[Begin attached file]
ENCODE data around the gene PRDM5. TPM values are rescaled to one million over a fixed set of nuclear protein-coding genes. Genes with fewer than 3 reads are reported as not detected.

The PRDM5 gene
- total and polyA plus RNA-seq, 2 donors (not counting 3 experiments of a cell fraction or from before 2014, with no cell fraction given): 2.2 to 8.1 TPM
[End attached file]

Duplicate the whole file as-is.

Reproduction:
ENCODE data around the gene PRDM5. TPM values are rescaled to one million over a fixed set of nuclear protein-coding genes. Genes with fewer than 3 reads are reported as not detected.

The PRDM5 gene
- total and polyA plus RNA-seq, 2 donors (not counting 3 experiments of a cell fraction or from before 2014, with no cell fraction given): 2.2 to 8.1 TPM